• What does it mean in part 1 sch. 2 where the phrase "conclude or perform" the contract is used several times? Specifically what is meant by "conclude"? Does it mean the same as "complete"? If you used and paid for mobile service for 8 months and then breached, would keeping the contract for the next 4 be what is meant by concluding the contract? Commented Sep 30, 2022 at 13:36
  • Also as noted in my comment above on the question itself, roaming provisions are not intended to be used for permanent or long term relocation but relatively short trips. Commented Sep 30, 2022 at 13:47
  • Plus if one moved to Zimbabwe for example one's phone number would still be British. Commented Sep 30, 2022 at 13:48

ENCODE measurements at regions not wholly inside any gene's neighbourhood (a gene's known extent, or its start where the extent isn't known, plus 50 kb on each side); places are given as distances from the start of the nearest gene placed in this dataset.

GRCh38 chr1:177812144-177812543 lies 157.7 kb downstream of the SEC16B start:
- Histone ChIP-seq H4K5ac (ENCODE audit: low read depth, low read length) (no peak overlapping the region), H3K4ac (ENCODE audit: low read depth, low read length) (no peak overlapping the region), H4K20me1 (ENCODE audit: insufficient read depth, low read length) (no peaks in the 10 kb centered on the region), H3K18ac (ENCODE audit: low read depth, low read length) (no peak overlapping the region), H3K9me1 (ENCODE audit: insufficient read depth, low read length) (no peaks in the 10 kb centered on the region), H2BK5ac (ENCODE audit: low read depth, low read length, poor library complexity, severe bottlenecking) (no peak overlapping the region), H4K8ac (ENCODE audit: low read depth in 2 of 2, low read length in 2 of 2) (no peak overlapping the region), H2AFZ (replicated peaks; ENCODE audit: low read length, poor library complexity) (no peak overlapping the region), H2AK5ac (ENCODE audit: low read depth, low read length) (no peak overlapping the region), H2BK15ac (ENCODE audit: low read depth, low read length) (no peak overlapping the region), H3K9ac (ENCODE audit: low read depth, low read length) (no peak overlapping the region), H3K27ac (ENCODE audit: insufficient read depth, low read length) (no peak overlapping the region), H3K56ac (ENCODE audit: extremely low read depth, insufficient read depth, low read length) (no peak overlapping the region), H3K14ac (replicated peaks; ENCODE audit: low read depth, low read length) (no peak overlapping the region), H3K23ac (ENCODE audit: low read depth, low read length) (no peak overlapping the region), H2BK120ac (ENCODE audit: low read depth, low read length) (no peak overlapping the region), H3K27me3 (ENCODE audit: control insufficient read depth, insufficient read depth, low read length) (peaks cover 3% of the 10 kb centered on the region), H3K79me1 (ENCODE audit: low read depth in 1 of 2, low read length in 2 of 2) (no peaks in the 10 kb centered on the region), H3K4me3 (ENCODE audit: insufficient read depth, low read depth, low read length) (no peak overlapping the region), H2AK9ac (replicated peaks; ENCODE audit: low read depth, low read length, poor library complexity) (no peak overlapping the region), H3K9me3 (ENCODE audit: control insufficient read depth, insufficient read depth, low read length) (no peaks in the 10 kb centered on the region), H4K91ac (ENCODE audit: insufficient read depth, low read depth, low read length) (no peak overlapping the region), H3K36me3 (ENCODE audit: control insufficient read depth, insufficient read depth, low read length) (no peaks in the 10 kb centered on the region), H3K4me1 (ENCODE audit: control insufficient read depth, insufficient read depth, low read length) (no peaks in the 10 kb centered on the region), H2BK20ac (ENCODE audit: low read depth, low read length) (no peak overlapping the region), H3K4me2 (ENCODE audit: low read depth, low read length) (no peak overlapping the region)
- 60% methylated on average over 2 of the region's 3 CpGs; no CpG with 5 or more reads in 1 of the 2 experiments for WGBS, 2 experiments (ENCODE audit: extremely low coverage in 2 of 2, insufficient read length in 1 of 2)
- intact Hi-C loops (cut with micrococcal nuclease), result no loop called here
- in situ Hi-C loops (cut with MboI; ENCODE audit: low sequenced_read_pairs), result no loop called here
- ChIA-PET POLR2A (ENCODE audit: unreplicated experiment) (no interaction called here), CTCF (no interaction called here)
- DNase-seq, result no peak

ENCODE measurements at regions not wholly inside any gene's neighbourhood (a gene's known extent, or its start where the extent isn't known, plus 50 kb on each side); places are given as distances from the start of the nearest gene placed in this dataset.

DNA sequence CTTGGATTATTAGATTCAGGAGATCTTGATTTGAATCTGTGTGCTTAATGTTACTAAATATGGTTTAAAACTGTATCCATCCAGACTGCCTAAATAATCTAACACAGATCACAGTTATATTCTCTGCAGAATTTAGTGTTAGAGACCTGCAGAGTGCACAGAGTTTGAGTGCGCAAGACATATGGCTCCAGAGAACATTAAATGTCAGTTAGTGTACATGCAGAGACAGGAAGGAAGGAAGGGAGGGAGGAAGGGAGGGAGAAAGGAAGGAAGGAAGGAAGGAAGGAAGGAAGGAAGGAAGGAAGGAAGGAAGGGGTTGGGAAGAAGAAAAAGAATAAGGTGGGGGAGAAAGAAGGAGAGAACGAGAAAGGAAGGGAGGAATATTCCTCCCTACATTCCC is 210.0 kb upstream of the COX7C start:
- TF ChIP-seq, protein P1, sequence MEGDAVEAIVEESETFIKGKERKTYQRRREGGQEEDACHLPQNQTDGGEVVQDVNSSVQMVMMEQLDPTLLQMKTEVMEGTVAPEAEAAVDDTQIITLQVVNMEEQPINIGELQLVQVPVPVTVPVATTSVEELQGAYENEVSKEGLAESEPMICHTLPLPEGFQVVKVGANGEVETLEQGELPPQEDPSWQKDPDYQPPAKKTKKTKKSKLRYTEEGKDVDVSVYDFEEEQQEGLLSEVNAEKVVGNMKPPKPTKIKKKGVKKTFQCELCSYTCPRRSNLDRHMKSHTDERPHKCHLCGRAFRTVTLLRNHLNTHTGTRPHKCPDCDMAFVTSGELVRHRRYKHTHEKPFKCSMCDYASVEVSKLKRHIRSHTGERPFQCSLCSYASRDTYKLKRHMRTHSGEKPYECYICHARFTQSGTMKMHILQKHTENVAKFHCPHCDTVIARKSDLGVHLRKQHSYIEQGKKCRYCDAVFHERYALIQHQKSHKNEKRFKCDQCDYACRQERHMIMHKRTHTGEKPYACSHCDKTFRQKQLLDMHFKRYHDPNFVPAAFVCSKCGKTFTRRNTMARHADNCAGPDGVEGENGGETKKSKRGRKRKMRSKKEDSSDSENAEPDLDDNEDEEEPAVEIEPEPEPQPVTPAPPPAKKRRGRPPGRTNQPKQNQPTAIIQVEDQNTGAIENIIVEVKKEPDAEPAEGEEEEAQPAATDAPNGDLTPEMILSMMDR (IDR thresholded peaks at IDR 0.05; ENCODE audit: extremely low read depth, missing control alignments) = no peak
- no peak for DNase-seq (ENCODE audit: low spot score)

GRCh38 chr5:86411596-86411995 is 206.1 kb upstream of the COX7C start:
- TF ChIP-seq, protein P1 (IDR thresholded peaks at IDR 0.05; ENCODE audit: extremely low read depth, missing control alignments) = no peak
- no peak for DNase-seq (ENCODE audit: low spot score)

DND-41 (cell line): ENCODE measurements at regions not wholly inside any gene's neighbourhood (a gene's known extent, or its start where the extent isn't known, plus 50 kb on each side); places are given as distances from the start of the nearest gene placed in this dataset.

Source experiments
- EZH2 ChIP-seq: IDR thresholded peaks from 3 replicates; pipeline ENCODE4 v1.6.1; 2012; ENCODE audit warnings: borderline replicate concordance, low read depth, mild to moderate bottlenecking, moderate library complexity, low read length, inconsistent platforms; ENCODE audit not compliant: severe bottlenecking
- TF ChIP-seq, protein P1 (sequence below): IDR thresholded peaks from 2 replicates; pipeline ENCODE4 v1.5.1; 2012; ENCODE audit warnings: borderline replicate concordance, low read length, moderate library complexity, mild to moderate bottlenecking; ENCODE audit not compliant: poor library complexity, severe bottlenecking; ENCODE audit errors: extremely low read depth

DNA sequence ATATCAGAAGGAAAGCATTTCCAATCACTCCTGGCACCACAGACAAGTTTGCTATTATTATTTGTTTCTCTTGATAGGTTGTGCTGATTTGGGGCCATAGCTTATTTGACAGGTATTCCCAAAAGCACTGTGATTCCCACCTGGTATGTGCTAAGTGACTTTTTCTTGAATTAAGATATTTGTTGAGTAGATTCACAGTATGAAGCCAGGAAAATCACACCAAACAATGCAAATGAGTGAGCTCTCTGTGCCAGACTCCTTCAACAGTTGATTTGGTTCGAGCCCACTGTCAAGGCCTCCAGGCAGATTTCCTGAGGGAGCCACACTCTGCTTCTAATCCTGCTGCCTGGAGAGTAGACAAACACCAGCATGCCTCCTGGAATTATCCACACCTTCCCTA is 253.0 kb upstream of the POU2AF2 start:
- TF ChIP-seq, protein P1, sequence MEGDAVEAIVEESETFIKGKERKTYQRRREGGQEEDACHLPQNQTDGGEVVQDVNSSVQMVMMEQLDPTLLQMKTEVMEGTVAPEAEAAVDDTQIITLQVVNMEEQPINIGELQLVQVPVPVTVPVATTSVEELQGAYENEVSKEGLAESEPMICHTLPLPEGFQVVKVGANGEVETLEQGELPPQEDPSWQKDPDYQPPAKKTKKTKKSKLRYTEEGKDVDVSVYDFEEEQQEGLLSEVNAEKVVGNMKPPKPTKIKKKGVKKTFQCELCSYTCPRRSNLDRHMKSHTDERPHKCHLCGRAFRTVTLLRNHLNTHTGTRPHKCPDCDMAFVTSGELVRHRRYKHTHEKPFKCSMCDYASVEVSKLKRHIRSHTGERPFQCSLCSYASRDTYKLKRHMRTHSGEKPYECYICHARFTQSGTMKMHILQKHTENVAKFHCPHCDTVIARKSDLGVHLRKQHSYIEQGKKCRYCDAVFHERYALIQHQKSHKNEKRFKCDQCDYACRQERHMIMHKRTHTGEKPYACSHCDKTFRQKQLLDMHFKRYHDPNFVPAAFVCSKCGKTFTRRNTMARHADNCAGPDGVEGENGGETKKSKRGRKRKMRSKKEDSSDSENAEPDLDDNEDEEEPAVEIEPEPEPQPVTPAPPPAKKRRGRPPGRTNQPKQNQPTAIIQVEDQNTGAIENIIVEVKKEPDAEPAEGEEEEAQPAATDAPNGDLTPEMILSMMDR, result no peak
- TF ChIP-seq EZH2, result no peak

• @JosephP. 1. Concluding a contract means agreeing or entering into it, e.g. after some period of negotiation. You can see a clue for this meaning in item 15 in that schedule: "[...] price is too high in relation to the price agreed when the contract was concluded." 2. Agreed that your phone may be less convenient or more expensive to use after you go abroad, but you still have the use of it. You can still receive SMS and see when someone has tried to call you. In that sense it isn't quite the same as a gym membership where you can't use it at all.
    – JBentley
    Commented Sep 30, 2022 at 17:36
  • @JosephP. So for example, the 2nd limb of item 5 in the schedule ("[...] or for services which have not been supplied") would apply to the gym membership but not the phone contract. For the 1st limb, paying for a gym membership you cannot use at all is more likely to be a "disproportionately high sum" than paying for a phone which you can use, albeit in a more limited way.
    – JBentley
    Commented Sep 30, 2022 at 17:39

You must log in to answer this question.

Not the answer you're looking for? Browse other questions tagged .